To find Two Sisters Boutique from Interstate 90, head north on Argonne in Spokane Valley for about 15 minutes. Go through the roundabout to the T-intersection at Day Mt. Spokane Road. Turn right and travel east 0.7 miles. The farm will be on your left.
The boutique is open Fridays, Saturdays and Sundays, 10 a.m.-5 p.m., but Nancy says she’s happy to open up at other times. Call (509) 475-5110.
After the Slopes
Save some energy for the after-skiing scene. Your scenery of choice likely depends on whom you have for company, though. If skiing is a family affair, swing by Walters’ Fruit Ranch at Green Bluff for dinner, warm homemade pie and a visit with Santa Claus, who spends his weekends there leading up to Christmas. Walters’ is at 9807 E. Day Road, Green Bluff.
If you’d rather dine at home but don’t want to cook, grab some Italian (made by a real Italian) gourmet-to-go at the Barn at Trezzi Farm, 17700 N. Dunn Road, Green Bluff.
Another popular place to eat as you make your way down the mountain is Bear Creek Lodge, which sits a quarter mile from Mount Spokane’s entrance.
“If you’re doing anything on the mountain, you’re going to be passing us,” says Sam Deal, who owns the lodge with his wife, Karen. “The lodge is a great place to peel off the layers and get warm again.”
Sam says that from about noon until 9 p.m., Bear Creek Lodge is hopping with snowmobilers, skiers, snowshoers and even tubers, who use a sledding area on the Deals’ property.
Customers can enjoy a glass of wine, play checkers next to one of two fireplaces, eat a hearty dinner in the restaurant or drink beer and play pool in the tavern.
Or if don’t want to stop until you’re in town, stop by Twigs Bistro & Martini Bar in Riverpark Square and other Spokane locations for a cocktail, snack or warm winter drink.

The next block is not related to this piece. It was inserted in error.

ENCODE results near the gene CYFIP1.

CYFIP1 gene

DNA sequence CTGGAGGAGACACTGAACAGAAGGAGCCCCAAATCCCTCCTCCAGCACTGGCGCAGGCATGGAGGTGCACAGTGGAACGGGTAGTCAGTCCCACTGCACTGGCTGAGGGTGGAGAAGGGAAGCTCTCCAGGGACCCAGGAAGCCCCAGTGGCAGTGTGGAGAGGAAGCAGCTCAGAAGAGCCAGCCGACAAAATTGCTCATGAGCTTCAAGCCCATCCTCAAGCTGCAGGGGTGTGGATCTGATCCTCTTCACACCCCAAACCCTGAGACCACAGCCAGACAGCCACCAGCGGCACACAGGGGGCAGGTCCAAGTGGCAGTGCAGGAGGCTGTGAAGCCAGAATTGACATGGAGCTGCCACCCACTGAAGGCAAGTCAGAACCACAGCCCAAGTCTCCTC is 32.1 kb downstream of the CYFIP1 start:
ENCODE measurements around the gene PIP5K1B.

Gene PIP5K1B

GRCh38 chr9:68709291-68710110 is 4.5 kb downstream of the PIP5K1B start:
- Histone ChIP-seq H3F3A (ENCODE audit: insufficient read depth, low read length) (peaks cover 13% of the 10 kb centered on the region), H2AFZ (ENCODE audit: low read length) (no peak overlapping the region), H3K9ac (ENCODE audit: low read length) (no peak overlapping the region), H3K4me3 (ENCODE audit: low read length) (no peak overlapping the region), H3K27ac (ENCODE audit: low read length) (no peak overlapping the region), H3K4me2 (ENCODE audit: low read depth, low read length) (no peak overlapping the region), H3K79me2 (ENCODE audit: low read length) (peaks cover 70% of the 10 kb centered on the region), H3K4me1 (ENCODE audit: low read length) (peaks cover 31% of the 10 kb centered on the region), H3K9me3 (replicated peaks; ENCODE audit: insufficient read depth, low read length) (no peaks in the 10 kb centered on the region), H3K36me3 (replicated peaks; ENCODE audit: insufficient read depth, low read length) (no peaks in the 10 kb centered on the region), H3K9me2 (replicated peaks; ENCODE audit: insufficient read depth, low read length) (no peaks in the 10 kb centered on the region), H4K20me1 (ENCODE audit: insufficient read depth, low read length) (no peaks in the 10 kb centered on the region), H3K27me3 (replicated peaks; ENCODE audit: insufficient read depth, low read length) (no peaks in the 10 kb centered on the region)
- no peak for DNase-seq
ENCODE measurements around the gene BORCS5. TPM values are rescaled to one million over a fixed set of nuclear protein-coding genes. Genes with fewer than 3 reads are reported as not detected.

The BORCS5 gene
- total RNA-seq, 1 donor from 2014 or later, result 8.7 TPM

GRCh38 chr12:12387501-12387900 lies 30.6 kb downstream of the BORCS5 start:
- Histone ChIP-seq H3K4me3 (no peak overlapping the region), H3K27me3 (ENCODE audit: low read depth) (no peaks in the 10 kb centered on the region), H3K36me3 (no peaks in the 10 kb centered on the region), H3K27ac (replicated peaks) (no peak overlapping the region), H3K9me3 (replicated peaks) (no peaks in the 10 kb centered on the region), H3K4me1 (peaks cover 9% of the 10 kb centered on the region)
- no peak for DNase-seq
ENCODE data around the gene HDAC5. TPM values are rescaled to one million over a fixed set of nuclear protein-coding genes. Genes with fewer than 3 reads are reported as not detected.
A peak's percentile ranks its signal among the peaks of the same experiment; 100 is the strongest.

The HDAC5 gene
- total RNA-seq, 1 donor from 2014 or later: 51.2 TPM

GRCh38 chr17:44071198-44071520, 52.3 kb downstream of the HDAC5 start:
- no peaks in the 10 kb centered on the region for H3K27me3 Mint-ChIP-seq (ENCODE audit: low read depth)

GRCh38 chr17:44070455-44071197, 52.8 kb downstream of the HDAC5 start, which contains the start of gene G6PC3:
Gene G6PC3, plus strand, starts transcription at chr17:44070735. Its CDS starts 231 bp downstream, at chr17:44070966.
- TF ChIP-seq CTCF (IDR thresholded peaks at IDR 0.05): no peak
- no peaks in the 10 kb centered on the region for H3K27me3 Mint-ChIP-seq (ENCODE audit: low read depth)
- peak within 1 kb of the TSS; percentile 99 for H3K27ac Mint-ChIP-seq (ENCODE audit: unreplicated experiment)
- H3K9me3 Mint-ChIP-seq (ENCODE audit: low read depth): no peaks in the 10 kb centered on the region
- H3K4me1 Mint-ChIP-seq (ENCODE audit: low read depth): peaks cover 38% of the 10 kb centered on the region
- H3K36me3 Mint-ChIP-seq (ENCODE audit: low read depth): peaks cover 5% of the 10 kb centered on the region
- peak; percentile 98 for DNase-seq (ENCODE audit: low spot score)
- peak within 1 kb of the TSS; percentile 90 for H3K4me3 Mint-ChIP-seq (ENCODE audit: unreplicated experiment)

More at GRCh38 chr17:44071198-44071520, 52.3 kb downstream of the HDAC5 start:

Trevor Blackwell, director of operations for the restaurant chain, says “Twigs Coffee”—a mix of brandy, Kahlúa, crème de cocoa and coffee topped with whipped cream—is popular during winter. Another hot drink for cold days is Mint Chocolate, which combines Bailey’s Mint Chocolate Irish Cream, crème de menthe and hot chocolate and is also topped whipped cream.
After burning hundreds of calories on the slopes, who doesn’t deserve dessert?
“Our sticky cookie is the most popular,” Blackwell says. “It’s a chocolate chip cookie that comes out of our pizza oven and is placed on top of vanilla-bean ice cream.”
Twigs’ north side restaurant moved to 401 E. Farwell in the Wandermere Business Park in 2008. Its old location at 9820 N. Nevada St., now houses Stix Bar & Grill. Stix is owned by the Twigs parent company and is more casual than its sister eateries—just in case a day on the mountain has left you with hat hair.
Mike Aho from Spokane Parks and Recreation has some other suggestions to round out your day on local slopes. These include a wine tasting at Townsend Winery or Arbor Crest; stopping for appetizers at Harvest House just off the highway; grabbing a cup of coffee at one of several Rocket Bakery locations; browsing for antiques in the Hillyard area; do some lowland hiking at Bowl and Pitcher Riverside State Park or Indian Painted Rock; bike; or just stop for donuts at Donut Parade on Hamilton or Donuts To Go on Division.
Whether you treat yourself to a good book or cap off your day with a cocktail, indulge a bit on a ski day. You worked hard and deserve it.